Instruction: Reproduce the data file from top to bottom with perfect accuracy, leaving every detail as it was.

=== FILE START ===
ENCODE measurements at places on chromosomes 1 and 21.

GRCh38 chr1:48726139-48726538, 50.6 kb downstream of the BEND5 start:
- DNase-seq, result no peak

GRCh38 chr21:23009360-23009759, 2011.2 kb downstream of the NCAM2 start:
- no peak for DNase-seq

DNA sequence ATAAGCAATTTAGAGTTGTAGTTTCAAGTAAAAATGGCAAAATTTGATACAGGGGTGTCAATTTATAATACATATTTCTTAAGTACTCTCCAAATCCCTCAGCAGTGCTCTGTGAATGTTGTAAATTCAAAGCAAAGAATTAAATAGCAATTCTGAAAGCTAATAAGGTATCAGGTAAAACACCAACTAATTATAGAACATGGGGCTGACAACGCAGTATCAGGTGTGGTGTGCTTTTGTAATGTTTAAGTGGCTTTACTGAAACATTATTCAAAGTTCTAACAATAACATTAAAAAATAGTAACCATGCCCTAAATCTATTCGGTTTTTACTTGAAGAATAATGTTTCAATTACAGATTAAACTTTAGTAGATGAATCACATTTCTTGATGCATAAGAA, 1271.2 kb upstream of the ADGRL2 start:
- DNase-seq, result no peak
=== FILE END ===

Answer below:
ENCODE measurements at places on chromosomes 1 and 21.

GRCh38 chr1:48726139-48726538, 50.6 kb downstream of the BEND5 start:
- DNase-seq, result no peak

GRCh38 chr21:23009360-23009759, 2011.2 kb downstream of the NCAM2 start:
- no peak for DNase-seq

DNA sequence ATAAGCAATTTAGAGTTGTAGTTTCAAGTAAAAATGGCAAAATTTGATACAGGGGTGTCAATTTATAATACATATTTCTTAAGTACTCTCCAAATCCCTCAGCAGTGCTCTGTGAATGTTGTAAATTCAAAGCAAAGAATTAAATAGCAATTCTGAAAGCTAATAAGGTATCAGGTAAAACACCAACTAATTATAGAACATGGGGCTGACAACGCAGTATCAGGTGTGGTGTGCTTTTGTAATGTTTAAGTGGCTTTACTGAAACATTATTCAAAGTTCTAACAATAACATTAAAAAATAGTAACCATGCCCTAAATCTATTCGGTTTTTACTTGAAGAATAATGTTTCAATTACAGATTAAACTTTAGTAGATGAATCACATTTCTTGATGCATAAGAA, 1271.2 kb upstream of the ADGRL2 start:
- DNase-seq, result no peak